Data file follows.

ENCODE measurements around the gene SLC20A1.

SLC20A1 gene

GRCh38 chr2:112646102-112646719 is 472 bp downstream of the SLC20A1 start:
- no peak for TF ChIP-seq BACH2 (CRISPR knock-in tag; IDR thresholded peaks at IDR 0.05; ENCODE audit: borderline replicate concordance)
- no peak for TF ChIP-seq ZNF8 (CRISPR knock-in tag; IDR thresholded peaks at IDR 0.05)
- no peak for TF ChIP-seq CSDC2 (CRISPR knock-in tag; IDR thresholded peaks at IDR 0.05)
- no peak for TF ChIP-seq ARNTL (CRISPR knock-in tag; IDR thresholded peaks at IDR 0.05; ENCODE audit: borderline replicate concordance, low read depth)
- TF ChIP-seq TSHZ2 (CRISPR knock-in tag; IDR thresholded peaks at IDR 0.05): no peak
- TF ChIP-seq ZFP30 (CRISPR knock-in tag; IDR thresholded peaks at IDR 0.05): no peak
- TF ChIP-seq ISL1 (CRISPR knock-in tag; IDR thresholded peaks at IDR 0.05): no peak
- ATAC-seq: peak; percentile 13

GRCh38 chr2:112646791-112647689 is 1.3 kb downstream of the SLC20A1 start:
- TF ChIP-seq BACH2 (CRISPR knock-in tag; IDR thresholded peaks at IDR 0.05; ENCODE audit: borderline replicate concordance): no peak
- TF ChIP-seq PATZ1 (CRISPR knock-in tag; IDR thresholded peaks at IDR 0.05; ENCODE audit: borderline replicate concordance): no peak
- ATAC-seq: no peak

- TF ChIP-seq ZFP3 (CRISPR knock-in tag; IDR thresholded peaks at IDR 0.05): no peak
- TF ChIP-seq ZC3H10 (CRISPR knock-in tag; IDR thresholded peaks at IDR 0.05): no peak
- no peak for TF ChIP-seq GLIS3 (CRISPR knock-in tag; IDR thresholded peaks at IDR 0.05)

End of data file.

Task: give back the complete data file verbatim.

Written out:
ENCODE measurements around the gene SLC20A1.

SLC20A1 gene

GRCh38 chr2:112646102-112646719 is 472 bp downstream of the SLC20A1 start:
- no peak for TF ChIP-seq BACH2 (CRISPR knock-in tag; IDR thresholded peaks at IDR 0.05; ENCODE audit: borderline replicate concordance)
- no peak for TF ChIP-seq ZNF8 (CRISPR knock-in tag; IDR thresholded peaks at IDR 0.05)
- no peak for TF ChIP-seq CSDC2 (CRISPR knock-in tag; IDR thresholded peaks at IDR 0.05)
- no peak for TF ChIP-seq ARNTL (CRISPR knock-in tag; IDR thresholded peaks at IDR 0.05; ENCODE audit: borderline replicate concordance, low read depth)
- TF ChIP-seq TSHZ2 (CRISPR knock-in tag; IDR thresholded peaks at IDR 0.05): no peak
- TF ChIP-seq ZFP30 (CRISPR knock-in tag; IDR thresholded peaks at IDR 0.05): no peak
- TF ChIP-seq ISL1 (CRISPR knock-in tag; IDR thresholded peaks at IDR 0.05): no peak
- ATAC-seq: peak; percentile 13

GRCh38 chr2:112646791-112647689 is 1.3 kb downstream of the SLC20A1 start:
- TF ChIP-seq BACH2 (CRISPR knock-in tag; IDR thresholded peaks at IDR 0.05; ENCODE audit: borderline replicate concordance): no peak
- TF ChIP-seq PATZ1 (CRISPR knock-in tag; IDR thresholded peaks at IDR 0.05; ENCODE audit: borderline replicate concordance): no peak
- ATAC-seq: no peak

- TF ChIP-seq ZFP3 (CRISPR knock-in tag; IDR thresholded peaks at IDR 0.05): no peak
- TF ChIP-seq ZC3H10 (CRISPR knock-in tag; IDR thresholded peaks at IDR 0.05): no peak
- no peak for TF ChIP-seq GLIS3 (CRISPR knock-in tag; IDR thresholded peaks at IDR 0.05)